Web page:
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Description fields that work across record types

[Today’s post is just a little trick – not that hard to work out. But I liked it, and it’s my blog, so I’m writing about it. Also, after all the efficient workbook and densification stuff I could use the break.]

I’ve recently been working on some dashboards that run against the Tableau Server audit tables so I can see what my troublesome colleagues are up to on my demo server. One of the views I created was a timeline showing what is being done:

Event Timeline

I wanted the tooltip to show the name of the object that was being accessed/created/deleted/modified, but the name is in a different field depending on the object type – e.g. workbook, view, data source, data connection, etc. And only one or two of those fields would be valid for any event record. Additionally, some events require a concatenation of the names – e.g. if I’m accessing a view I want to also know the name of the workbook that it comes from:

Simply concatenating the fields together doesn’t work as some of the values will always be NULL, and any computation against a NULL results in a NULL. So we dutifully pull out the IFNULL() function and get to work:

ifnull([DC-Name], "") + ";" +
ifnull([DS-Name], "") + ";" +
ifnull([WB-Name], "") + ";" +
ifnull([VW-Name], "")

The problem with this is, if we look at a data connection the label shows:

Exasol 1GB TPC H;;;

Or a view shows:

;;Server Audit Data; Event Timeline;

So – combining our previous finding (computation with NULL returns NULL) we can modify our calculation to be:

ifnull([DC-Name] + "; ", "") +
ifnull([DS-Name] + "; ", "") +
ifnull([WB-Name] + "; ", "") +
ifnull([VW-Name], "")

And voila! We have what we want.


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Manufacturing a polygon from a single lat/lon coordinate

A little while ago I wrote a blog post on how to use pivot and densification to create great arc lines on a map without having to read the source data multiple times. In that example, each record had two fields I could pivot to create the two records – the from/to airport codes. But what if I don’t have a field that I can pivot? What if my data looks like this?


Can I create this? (I think you can probably guess the answer…)


The universal rule is that in order to draw a densified line/polygon we need two records – one marking the start point and the other marking the end point. We then use densification techniques to fabricate the intervening points and calculate their location.

You might think that this data set doesn’t have fields to pivot, but of course it does – lat and lon! In order to convert my single record into two records I pivot on these fields:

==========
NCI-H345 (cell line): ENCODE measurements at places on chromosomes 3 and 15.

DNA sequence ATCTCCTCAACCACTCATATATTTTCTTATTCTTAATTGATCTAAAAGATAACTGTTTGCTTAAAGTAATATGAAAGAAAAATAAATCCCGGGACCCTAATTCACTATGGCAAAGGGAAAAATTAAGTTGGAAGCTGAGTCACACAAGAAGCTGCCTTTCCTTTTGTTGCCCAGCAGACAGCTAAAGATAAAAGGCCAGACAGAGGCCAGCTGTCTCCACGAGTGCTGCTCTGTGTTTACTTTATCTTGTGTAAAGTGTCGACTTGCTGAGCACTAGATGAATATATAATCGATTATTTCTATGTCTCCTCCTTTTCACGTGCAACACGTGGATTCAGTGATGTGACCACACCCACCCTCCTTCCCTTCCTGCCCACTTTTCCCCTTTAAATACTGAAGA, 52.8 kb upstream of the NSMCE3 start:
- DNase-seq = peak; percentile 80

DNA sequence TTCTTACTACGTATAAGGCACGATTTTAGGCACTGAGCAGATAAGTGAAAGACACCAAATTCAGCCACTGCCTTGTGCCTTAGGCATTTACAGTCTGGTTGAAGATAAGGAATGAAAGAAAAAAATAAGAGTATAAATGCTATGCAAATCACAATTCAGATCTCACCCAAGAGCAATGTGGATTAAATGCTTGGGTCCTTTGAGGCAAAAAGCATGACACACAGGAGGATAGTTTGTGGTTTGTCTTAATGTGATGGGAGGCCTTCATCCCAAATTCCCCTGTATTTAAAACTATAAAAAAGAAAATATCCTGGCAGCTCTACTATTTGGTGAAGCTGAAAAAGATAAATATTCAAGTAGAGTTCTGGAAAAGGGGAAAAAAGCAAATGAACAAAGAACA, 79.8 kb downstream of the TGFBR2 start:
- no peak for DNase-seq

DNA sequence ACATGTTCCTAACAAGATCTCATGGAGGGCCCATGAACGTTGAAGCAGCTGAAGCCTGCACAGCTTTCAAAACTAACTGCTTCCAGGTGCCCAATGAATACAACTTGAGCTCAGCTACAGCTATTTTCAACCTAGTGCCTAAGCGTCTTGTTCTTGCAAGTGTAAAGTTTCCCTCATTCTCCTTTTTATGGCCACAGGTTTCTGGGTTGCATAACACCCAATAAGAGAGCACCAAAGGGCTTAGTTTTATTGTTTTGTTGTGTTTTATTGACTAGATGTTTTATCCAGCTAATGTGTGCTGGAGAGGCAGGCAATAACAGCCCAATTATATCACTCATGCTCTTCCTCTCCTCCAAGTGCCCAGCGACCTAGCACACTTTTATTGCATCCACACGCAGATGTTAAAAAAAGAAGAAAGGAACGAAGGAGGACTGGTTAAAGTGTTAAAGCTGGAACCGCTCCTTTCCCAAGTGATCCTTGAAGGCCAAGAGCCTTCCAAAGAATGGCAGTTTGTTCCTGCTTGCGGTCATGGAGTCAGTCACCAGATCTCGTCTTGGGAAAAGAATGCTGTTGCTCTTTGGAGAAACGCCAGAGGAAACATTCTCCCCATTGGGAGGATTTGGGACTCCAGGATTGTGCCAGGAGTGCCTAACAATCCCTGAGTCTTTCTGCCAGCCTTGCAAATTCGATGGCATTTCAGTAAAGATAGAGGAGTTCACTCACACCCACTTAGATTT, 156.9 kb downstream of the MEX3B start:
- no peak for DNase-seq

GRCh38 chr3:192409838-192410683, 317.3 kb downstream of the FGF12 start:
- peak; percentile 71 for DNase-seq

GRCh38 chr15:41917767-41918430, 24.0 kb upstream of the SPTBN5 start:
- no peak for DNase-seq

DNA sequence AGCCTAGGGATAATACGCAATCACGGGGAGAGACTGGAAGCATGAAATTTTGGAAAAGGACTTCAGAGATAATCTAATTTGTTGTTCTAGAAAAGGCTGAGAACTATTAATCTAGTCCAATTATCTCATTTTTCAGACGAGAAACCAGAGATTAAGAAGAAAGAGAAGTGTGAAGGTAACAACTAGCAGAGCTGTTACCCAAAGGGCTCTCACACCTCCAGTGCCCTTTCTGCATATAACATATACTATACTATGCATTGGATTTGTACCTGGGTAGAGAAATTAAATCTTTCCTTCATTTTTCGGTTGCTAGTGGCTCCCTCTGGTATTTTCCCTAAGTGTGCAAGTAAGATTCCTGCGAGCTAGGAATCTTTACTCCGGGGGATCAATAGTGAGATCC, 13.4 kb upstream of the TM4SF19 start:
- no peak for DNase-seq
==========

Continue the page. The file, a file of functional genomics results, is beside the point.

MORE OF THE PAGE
We then use the pivot field name to generate out Point ID:

Point ID:
if [Lat&Lon] = "Latitude" then 1 else [NumPoints] end

And we unpivot our lat/lon values:

Unpivot Lat:
if [Lat&Lon] = "Latitude" then [Lat&Lon Value] end

Unpivot Lon:
if [Lat&Lon] = "Longitude" then [Lat&Lon Value] end


We then replicate the lat/lon values to fill in the NULLs via LOD calculations:

{fixed [Record ID] : max([Unpivot Lon])}

{fixed [Record ID] : max([Unpivot Lon])}

And that’s the hard work done! We now have two records with a Point ID that ranges from 1 to a parameter-controlled value. We now create a bin on this Point ID field of width 1 that will drive our densification when used with table calculations like this:

(6.28318 / [NumPoints]) * (index()-1)

Circle Lat:
window_avg(min([Lat])) + [SectorLength]*cos([Angle (circle)])

Circle Lon: 
window_avg(min([Lon])) + [SectorLength]*sin([Angle (circle)])

Now we can assemble our viz:


What started me down this path was revisiting my old mobile towers viz to get it off the previous custom SQL UNION approach. It now runs faster as it only does a single pass over the data. The logic is the same as the example above but the calculations are (obviously) different as we are plotting a sector, not a full circle:

2016-06-17_13-34-25And finally (because I sometimes go a little nuts) I used the technique discussed in this post to eliminate the projection distortion from the circles in my original example, and allow the user to set the radius in real-world measurements.

All the working is available in the workbook, which you can download here.


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Best Practices for Designing Efficient Tableau Workbooks, the V10.0 edition